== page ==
Within their search features, K&N allows you to search for a filter by several factors, including make, cross-reference numbers, and by another known factor: by dimensions. We knew that we wanted a round filter, and we also knew what our hood clearance was, and we used that information to search for a filter.

We measured the center-to-center distance on our throttle bodies and had a measurement of 7.5 inches, which means that the maximum size of our filters should be just under 7.5 inches in diameter. We also knew that we had a little more hood clearance over the 2.5 inch filters, so we searched those parameters: round filter; 7- to 7.5-inches in diameter; and 2.5- to 3-inches tall. The search returned several filters to choose from, and by researching the available filters we found one that we liked (E-3403), and it was also used as a replacement filter for a K&N air cleaner assembly (60-1330).

The search feature allows you to search by filter shape, and then to narrow it down to three separate dimensions.

Installing /Cleaning The Air Cleaners

To think that after all of the trips to the various parts stores in town, we had the answer right at our fingertips at the K&N web site. Once we decided on what filters we wanted, we ordered them and began the simple process of installing them. We bought a threaded rod at the local home improvement store, a pair of barrel nuts, and a pair of stainless steel allen-head bolts, all with the same thread pattern matching the standard carburetor air filter mount (1/4-20).

Standard hardware is available, but most gearheads probably already have it in their garage.

We inserted the rod, installed the air cleaner assembly over the rod, and marked the height with a piece of tape. Using the marking as a maximum height, we cut the rod down shorter than the air cleaner, allowing us to install the barrel nut about 1/4 way onto the end.

We used thread-lock on the rod and installed the barrel nut and let it cure, then installed the air cleaner and tightened it down with the allen-head bolt. The thread locker will keep the barrel nut from spinning when you tighten the bolts, and if the assembly is too tall, simply cut it down a little at a time – measure twice, cut once.  Cut it too short and you have to start all over again.

The air cleaner assemblies come with a base gasket for a standard 5-1/8-inch carburetor neck, a chrome base and lid, the 3-inch air filter, and a rubber and solid washer for mounting. We now have a pair of larger filters that are a half-inch taller than the paper filter we had before, and with a K&N cleaning kit we are happy to say that we won’t ever have to replace these filters again.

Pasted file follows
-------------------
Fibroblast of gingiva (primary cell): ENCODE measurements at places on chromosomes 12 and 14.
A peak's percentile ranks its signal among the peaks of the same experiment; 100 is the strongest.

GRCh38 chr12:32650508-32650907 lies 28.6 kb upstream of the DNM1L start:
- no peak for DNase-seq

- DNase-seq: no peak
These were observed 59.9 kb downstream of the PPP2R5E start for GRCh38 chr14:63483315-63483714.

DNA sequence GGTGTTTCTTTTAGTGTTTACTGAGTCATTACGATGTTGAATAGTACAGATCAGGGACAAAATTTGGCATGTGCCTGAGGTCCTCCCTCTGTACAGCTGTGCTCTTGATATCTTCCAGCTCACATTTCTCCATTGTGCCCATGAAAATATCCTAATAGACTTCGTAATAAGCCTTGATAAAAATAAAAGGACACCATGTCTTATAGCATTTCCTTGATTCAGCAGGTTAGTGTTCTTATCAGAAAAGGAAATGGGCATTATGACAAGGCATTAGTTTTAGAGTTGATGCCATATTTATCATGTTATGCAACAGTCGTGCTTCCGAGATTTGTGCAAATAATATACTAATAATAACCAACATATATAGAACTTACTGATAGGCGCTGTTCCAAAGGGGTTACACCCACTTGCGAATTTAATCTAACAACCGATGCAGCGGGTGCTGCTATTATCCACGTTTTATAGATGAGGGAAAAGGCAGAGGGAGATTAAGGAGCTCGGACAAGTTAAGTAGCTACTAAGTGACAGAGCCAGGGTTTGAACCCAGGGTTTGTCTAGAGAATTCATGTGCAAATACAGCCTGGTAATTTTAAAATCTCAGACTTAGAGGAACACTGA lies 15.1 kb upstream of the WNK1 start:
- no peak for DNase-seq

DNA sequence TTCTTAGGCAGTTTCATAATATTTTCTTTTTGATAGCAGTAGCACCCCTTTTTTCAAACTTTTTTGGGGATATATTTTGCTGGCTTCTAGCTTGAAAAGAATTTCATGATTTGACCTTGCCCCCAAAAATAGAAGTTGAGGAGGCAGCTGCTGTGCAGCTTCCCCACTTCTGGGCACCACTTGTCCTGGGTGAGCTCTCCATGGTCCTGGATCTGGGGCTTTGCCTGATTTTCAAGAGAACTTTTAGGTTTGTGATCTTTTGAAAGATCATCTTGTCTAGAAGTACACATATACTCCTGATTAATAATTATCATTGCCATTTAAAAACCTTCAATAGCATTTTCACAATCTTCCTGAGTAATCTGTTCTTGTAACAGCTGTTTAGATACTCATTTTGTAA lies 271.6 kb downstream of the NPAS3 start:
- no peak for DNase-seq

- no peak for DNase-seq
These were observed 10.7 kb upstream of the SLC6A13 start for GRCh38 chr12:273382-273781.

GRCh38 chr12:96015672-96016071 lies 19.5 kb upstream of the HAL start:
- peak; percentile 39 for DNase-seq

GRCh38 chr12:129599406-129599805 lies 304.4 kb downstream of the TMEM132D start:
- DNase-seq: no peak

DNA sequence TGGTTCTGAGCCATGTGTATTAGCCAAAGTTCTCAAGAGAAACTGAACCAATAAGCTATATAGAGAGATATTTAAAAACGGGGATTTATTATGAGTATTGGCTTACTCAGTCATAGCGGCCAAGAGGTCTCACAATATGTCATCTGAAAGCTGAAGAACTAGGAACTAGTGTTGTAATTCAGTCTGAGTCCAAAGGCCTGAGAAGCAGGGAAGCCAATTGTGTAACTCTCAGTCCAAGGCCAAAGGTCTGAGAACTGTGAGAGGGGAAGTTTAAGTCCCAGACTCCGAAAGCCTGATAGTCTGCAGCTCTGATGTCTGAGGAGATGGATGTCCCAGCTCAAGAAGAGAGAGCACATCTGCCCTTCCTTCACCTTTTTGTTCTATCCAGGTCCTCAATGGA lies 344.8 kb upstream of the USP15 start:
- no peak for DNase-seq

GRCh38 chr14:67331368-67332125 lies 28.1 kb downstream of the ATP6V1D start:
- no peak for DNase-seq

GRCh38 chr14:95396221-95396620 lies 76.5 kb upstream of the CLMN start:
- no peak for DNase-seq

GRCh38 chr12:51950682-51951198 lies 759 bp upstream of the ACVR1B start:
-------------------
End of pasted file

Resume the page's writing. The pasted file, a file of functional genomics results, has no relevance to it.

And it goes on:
The new filters are not only larger, but they won't ever need to be replaced.

To clean the filters, K&N recommends using their cleaner kit and special oil application about every 50,000 miles. Apply the cleaner to both sides of the filter, and since the dirt is typically on the outside of the filter element, rinse the filter with low-pressure, cool water from the inside of the filter towards the outside (clean side towards the dirty side) until all traces of the cleaner has been rinsed away.

After rinsing, the filters should dry naturally – never apply air pressure to dry the filter as a concentration of forced air could damage the filter. Once the filter is completely dry, the specially formulated oil can be applied to the outside of the filter for continued protection.

To find a filter for your vehicle, to learn about the million-mile limited warranty, or for cleaning kits and instructions, visit the K&N web site. Now that you know there’s more to check out on the web site, you might just find yourself searching for filters for every vehicle you have, instead of getting frustrated at the parts store.

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About the author

Michael Harding

Michael is a full time Power Automedia writer and automotive enthusiast who doesn’t discriminate. Although Mopar is in his blood, he loves any car that looks great and drives even faster.